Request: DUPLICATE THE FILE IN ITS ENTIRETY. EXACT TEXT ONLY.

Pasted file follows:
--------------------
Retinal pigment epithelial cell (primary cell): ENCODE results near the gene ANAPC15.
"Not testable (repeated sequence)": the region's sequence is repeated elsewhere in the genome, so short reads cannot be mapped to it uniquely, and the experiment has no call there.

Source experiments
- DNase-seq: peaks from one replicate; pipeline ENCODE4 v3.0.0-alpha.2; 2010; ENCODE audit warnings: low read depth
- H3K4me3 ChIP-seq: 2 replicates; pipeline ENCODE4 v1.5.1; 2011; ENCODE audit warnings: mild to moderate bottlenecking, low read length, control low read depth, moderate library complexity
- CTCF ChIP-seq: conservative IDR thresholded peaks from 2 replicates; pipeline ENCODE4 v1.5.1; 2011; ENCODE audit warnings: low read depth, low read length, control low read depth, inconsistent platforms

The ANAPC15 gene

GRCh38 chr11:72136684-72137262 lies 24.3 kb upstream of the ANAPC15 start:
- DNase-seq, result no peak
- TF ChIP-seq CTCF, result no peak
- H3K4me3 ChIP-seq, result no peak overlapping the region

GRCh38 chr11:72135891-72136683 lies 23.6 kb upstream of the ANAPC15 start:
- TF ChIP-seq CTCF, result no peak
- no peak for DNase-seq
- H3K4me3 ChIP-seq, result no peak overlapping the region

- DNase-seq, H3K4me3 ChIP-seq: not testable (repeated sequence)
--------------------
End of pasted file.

Retinal pigment epithelial cell (primary cell): ENCODE results near the gene ANAPC15.
"Not testable (repeated sequence)": the region's sequence is repeated elsewhere in the genome, so short reads cannot be mapped to it uniquely, and the experiment has no call there.

Source experiments
- DNase-seq: peaks from one replicate; pipeline ENCODE4 v3.0.0-alpha.2; 2010; ENCODE audit warnings: low read depth
- H3K4me3 ChIP-seq: 2 replicates; pipeline ENCODE4 v1.5.1; 2011; ENCODE audit warnings: mild to moderate bottlenecking, low read length, control low read depth, moderate library complexity
- CTCF ChIP-seq: conservative IDR thresholded peaks from 2 replicates; pipeline ENCODE4 v1.5.1; 2011; ENCODE audit warnings: low read depth, low read length, control low read depth, inconsistent platforms

The ANAPC15 gene

GRCh38 chr11:72136684-72137262 lies 24.3 kb upstream of the ANAPC15 start:
- DNase-seq, result no peak
- TF ChIP-seq CTCF, result no peak
- H3K4me3 ChIP-seq, result no peak overlapping the region

GRCh38 chr11:72135891-72136683 lies 23.6 kb upstream of the ANAPC15 start:
- TF ChIP-seq CTCF, result no peak
- no peak for DNase-seq
- H3K4me3 ChIP-seq, result no peak overlapping the region

- DNase-seq, H3K4me3 ChIP-seq: not testable (repeated sequence)